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RealTime IT News

Windows Worm Goes Global

UPDATED: A computer worm slamming corporate networks running Windows 2000 operating systems continued to make the rounds today after slowing down numerous high profile organizations on Tuesday.

The Zotob.B virus, which surfaced earlier this month after Microsoft warned of the security flaw, has already hit media outlets including ABC, CNN, The Associated Press and The New York Times, among others, and has now gone global.

While most security firms initially labeled the worm a low-risk threat and had even predicted the Windows hole would be targeted by hackers developing more effective variants on a worm, several firms are warning the problem may be greater than anticipated.

According to the security outfit IMlogic Threat Center, the worms are now using a chat channels to allow gain hackers access and control of an infected machines.

"The rapid spread of these worms is illustrating the special problems posed by threats that can leverage real time data channels like IM," warned IMlogic's security experts.

Microsoft released a statement today saying their analysis revealed new worms variants of the existing Zotob. However, The software maker continues to rate the issue as a low threat for customers and will continue to review the situation.

Redmond released a "critical" patch Aug. 9 for the vulnerability, which is most severe on Windows 2000 systems. Those computers can be accessed remotely through the operating system's "Plug and Play" hardware detection feature.

The bug takes advantage of a vulnerability in Microsoft's plug-and-play code found in Windows 98/ME/NT/2000/XP/Server 2003.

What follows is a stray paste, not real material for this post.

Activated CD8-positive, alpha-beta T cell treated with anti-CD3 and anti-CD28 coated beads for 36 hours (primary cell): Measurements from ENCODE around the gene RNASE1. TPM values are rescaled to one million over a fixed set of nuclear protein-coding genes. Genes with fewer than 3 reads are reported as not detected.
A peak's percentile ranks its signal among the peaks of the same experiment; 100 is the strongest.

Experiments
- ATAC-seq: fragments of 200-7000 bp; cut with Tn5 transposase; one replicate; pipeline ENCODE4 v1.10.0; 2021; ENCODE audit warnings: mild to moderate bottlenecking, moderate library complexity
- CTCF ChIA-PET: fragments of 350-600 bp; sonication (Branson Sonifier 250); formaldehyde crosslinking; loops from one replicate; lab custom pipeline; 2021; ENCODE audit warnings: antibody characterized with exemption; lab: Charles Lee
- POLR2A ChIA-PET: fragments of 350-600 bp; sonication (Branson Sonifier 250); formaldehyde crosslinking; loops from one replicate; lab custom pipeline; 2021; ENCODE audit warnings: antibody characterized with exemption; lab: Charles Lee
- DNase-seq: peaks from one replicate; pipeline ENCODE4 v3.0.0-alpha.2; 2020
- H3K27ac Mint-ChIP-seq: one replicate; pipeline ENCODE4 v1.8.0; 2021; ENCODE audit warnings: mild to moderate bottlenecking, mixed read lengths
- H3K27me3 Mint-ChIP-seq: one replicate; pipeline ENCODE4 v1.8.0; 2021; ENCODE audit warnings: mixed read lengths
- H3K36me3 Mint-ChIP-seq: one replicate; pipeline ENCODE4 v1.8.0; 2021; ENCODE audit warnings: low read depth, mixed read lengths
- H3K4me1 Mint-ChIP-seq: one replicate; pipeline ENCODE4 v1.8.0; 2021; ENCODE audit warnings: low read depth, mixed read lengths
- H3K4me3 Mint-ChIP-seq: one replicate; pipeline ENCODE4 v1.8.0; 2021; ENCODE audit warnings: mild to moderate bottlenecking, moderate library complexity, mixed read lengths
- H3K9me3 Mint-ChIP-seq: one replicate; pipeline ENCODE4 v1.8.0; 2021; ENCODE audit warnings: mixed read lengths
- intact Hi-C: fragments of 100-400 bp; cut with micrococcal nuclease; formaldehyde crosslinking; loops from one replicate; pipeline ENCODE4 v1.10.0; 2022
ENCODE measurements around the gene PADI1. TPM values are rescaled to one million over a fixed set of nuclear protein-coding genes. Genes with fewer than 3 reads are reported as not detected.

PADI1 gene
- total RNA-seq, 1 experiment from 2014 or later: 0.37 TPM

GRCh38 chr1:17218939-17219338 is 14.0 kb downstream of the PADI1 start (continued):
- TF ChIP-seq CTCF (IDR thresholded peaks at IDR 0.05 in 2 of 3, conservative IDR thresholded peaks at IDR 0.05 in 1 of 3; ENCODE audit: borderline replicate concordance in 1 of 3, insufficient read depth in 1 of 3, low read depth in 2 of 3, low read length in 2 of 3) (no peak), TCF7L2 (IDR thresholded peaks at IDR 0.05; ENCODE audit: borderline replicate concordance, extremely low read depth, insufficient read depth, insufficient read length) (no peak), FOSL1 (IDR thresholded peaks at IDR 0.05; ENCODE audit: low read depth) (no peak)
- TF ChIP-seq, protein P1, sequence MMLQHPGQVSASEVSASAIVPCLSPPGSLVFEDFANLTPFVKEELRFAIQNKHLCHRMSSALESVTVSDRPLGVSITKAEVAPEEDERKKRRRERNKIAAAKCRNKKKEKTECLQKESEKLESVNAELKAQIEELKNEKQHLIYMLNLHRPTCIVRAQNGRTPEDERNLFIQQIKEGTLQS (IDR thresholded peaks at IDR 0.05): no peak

Vinny Gullotto, a vice president at McAfee AVERT, said the fast-spreading worms can remotely hijack computers and use them in Denial-of-Service attacks. The destructive capability of the worm combined with how quickly it has propagated are key factors in McAfee's high-risk assessment, he said.

"The fact that it does not require any human interaction [to spread the virus] is pretty significant," said Gullotto, justifying the high-risk rating. He also noted the rate at which the worm propagated was extremely fast, another factor in McAfee's assessment.

"I want our customers to take notice of the threat and use the solutions we have provided," he said.

However, Gullotto said he expects the risk assessment to drop to medium by Wednesday afternoon and possibly "low" within 24 hours.

The worms can attack a system without needing to open any software, so some users would be infected without knowing it.

Microsoft said Zotob has thus far had a low rate of infection and claims Zotob only targets Windows 2000. Customers running other versions such as Windows XP, or customers who have applied the MS05-039 update to Windows 2000 are not impacted by this attack. Dimitri Alperovitch, research engineer at CipherTrust, says the Zotob virus is spreading faster than any virus he has ever seen and is using zombies to spread the virus, very effectively.

"At one point today, more than 2000 zombies were part of the network that is spreading the virus," he said in an e-mail to internetnews.com.



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